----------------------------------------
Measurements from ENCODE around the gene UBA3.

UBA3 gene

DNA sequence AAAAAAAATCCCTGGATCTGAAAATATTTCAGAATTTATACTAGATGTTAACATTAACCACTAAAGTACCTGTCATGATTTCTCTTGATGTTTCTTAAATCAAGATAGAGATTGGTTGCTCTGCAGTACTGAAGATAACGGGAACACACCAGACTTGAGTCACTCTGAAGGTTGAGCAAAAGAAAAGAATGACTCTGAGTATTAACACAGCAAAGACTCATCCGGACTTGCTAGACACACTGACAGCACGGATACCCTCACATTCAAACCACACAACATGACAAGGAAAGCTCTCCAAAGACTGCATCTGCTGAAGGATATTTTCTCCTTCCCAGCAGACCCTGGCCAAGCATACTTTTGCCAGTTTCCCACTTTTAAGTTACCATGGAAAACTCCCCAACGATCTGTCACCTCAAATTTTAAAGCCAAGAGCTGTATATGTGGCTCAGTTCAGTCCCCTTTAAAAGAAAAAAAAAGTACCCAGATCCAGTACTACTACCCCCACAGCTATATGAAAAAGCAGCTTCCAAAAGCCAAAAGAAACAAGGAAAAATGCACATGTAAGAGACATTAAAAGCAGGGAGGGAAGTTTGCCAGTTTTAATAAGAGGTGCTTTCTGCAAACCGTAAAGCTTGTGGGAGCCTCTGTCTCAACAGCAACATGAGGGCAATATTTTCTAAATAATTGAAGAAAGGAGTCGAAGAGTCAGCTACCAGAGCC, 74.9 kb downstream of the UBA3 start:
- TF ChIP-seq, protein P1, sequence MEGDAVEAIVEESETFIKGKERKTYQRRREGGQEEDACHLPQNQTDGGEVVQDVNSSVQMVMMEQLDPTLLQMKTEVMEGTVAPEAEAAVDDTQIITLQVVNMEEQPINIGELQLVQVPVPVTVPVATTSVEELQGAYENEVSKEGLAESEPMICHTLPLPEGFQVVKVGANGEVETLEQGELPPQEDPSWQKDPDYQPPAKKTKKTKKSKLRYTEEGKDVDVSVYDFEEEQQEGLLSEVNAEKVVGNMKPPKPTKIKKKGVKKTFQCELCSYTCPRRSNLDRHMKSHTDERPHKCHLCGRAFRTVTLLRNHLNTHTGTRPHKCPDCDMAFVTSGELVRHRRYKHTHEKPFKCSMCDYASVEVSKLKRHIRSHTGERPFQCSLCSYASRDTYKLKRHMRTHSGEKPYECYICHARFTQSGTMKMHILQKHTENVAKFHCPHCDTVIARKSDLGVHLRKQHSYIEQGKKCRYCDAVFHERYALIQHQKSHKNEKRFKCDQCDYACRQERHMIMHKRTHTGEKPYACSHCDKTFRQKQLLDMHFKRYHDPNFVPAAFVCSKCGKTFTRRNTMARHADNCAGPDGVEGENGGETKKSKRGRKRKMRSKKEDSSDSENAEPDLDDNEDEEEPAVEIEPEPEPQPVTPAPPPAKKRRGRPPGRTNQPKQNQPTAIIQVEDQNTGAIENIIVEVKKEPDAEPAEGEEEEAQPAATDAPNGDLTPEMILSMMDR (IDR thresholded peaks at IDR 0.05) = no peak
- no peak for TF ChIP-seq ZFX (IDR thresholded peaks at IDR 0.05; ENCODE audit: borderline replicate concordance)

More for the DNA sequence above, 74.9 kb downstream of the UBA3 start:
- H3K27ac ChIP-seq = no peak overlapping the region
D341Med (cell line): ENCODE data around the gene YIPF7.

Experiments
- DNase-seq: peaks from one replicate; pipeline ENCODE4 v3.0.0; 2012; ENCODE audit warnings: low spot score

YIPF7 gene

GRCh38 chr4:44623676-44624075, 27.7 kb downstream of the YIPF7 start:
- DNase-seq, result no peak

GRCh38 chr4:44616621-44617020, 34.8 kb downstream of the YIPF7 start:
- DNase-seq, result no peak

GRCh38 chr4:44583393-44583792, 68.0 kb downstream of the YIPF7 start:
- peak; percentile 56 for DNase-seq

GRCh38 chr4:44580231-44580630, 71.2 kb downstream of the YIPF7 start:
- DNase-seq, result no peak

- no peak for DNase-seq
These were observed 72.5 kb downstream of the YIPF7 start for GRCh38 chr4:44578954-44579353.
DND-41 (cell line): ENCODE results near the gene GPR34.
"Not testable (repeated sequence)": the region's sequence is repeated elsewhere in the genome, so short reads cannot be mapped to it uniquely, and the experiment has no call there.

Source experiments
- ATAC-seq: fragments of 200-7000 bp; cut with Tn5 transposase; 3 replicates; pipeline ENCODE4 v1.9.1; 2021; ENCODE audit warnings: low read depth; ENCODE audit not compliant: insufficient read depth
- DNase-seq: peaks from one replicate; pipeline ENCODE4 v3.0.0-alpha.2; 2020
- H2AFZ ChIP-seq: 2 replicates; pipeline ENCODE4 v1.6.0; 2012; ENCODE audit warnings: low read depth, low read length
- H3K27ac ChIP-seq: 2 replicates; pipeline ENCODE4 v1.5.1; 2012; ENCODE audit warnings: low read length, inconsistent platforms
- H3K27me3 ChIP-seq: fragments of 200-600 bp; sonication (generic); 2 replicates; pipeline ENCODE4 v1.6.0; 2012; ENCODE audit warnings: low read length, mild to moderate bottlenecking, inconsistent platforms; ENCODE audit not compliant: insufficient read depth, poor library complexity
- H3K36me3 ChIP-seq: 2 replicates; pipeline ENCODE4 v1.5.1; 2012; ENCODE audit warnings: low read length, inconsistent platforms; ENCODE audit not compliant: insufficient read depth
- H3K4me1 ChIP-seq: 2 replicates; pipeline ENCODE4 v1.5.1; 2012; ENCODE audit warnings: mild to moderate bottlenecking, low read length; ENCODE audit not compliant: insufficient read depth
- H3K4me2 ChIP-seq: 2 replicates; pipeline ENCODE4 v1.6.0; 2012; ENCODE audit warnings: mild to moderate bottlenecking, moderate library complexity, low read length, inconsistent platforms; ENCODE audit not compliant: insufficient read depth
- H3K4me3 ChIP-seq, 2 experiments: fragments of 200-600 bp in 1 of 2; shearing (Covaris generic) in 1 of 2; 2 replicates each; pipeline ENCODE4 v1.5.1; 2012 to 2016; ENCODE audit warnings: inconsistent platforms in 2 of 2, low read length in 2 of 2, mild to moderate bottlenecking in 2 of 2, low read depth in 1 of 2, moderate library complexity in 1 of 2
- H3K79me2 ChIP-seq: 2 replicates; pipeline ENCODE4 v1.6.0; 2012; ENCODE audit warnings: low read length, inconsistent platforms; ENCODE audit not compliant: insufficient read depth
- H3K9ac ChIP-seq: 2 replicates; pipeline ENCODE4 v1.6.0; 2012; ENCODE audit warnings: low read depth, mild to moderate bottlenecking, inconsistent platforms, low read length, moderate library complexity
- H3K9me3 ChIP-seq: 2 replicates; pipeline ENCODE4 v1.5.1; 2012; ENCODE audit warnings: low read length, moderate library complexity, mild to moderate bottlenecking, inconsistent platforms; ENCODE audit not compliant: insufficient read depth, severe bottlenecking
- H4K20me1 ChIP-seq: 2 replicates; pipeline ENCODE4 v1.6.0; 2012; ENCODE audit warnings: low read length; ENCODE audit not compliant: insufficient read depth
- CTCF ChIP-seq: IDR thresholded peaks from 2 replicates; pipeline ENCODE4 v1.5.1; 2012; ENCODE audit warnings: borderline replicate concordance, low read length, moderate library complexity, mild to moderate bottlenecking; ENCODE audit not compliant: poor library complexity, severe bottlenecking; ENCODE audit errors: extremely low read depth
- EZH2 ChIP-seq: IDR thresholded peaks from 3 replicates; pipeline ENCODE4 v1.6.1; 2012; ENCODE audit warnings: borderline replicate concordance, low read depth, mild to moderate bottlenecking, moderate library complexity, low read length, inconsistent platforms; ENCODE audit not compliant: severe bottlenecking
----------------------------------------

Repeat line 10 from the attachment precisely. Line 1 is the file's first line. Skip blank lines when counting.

- DNase-seq: peaks from one replicate; pipeline ENCODE4 v3.0.0; 2012; ENCODE audit warnings: low spot score